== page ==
Some workshops have their own sales representatives who calls on local businesses to make them aware of the services the workshop can provide. Other workshops have joined together in cooperative arrangements to share sales people, and still others depend on the manager to do the sales work. Much of a workshops business is repeat business, or word of mouth, from satisfied customers.

How many people with disabilities are employed in workshops?

There are 93 workshop corporations located around the state of Missouri. These shops provide employment for approximately 7500-8000 people with disabilities and approximately 900 non-disabled staff.

What kind of disabilities do workshop employees have?

The majority of workshop employees are mentally retarded or developmentally disabled. Other common disabilities include mental illness, head injury, blindness, deafness, seizure disorders, and physical disabilities. Prior to being hired for employment in the workshop, people must be assessed by an Extended Employment Certification Specialist who will certify them for employment in the workshop.

What role does the state play?

Other than the fact that the state (Department of Elementary and Secondary Education) provides some funding, oversight, regulations and guidelines for the establishment and operation of sheltered workshops, and some technical assistance when requested, its role is minor in the day-to-day operation of the shops.

What do workshops do for the community?

Besides the obvious, providing employment, especially for people with disabilities, workshops also put money back into the community. Payroll, purchase of goods and services, and participation in community affairs are a couple of ways that workshops contribute to the community. Last year (FY 2001), Missouri workshops paid approximately $107,000,000 back into their communities, providing a significant contribution to the commerce of those communities. What a bargain this is for the state taxpayer, providing nearly a 5:1 return on their investment.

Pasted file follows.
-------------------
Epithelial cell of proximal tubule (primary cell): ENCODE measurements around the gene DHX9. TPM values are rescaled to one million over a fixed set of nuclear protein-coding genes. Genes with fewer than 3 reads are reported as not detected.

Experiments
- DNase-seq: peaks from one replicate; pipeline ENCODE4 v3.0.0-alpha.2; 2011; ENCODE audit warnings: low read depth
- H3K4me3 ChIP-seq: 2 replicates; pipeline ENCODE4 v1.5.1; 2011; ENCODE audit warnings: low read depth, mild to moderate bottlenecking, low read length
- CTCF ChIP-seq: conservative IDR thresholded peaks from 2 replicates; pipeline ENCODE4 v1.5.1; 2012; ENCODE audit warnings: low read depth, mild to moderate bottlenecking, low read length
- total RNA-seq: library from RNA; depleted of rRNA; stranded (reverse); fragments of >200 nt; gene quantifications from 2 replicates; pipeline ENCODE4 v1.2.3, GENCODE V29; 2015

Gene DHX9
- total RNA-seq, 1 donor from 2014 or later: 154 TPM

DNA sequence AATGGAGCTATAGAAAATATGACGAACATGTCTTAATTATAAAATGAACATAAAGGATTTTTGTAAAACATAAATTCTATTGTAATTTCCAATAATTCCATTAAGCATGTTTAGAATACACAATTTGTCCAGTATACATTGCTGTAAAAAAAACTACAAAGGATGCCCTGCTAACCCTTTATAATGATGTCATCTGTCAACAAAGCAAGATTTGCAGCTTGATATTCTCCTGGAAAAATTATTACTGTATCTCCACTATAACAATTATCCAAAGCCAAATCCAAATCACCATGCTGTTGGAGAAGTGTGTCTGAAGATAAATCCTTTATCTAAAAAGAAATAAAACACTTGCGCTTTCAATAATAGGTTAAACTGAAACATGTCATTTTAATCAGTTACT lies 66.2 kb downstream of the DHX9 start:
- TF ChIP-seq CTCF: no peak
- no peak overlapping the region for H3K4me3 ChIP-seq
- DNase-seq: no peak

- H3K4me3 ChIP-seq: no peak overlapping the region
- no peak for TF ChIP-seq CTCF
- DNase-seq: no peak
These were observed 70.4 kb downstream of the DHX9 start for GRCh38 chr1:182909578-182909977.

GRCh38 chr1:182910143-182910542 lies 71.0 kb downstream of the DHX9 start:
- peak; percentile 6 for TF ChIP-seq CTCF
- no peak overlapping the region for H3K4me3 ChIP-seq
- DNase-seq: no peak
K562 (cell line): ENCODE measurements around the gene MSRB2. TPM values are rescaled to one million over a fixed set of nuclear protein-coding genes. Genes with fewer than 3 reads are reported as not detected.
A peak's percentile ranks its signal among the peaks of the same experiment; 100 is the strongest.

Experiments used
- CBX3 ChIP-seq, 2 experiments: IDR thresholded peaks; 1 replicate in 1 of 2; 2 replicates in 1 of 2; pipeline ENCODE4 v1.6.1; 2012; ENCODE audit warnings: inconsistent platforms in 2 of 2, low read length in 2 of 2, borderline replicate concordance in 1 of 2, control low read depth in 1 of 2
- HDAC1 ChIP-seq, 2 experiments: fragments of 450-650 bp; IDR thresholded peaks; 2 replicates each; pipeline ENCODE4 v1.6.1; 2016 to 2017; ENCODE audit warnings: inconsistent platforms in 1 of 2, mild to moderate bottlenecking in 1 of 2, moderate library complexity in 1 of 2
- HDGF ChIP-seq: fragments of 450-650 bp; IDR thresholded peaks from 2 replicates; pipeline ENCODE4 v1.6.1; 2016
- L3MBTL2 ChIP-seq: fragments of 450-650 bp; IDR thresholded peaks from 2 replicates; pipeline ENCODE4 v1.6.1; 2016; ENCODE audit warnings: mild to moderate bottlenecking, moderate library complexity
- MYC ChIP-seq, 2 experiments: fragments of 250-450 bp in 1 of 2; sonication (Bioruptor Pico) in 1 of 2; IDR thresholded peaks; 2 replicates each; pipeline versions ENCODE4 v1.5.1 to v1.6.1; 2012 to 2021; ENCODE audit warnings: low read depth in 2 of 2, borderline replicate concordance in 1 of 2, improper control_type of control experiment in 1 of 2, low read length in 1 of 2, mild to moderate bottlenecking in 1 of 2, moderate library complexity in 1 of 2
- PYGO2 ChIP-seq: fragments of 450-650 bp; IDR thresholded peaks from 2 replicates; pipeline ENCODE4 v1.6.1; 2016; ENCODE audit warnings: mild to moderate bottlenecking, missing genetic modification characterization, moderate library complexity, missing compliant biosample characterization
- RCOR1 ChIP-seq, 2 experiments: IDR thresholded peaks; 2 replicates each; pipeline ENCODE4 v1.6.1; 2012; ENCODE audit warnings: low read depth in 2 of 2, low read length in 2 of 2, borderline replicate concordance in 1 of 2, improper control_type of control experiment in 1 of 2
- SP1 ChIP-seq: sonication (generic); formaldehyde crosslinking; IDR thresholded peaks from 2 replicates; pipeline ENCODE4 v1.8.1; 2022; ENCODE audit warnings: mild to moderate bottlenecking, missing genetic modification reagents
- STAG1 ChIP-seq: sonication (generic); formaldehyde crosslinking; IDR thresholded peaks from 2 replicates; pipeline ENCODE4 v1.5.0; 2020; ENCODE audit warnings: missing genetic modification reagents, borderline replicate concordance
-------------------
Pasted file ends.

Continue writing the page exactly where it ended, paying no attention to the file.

What can a workshop do for business?

Workshops can provide a ready and capable workforce, production space, equipment, and transportation of product. Some businesses turn over their entire operations from receipt of inventory, to customer shipping to the workshop. This provides definite benefits to those businesses in that they are able to concentrate on selling, and not be burdened with a lot of issues like facilities, personnel, overhead burdens (utilities, insurance, etc.). For businesses that have seasonal work, or face the fulfillment of a large order, a workshop can provide the assistance needed. A business wanting to test a new product line that requires special packaging (i.e. shrink, blister pack, or skin pack), many workshops have this equipment available with no capital investment needed by the contracting business.

Businesses and workshops have successfully partnered for more than 35 years now. More businesses should become involved in this dynamic process. Please see the chart on Page 6 detailing the revenue of Missouri workshops.

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MASWM The Missouri Association of Sheltered Workshop Managers
If you have questions regarding the Missouri Association of Sheltered Workshop Managers, please contact:
Legislative Chair Randy Hylton: Phone (816) 781-6292 or E-mail
rhylton@vsiserve.org
President Brent Blackwell: Phone: (660) 542-1401 Fax: (660) 542-1688; E-mail: bblackwell@ctcis.net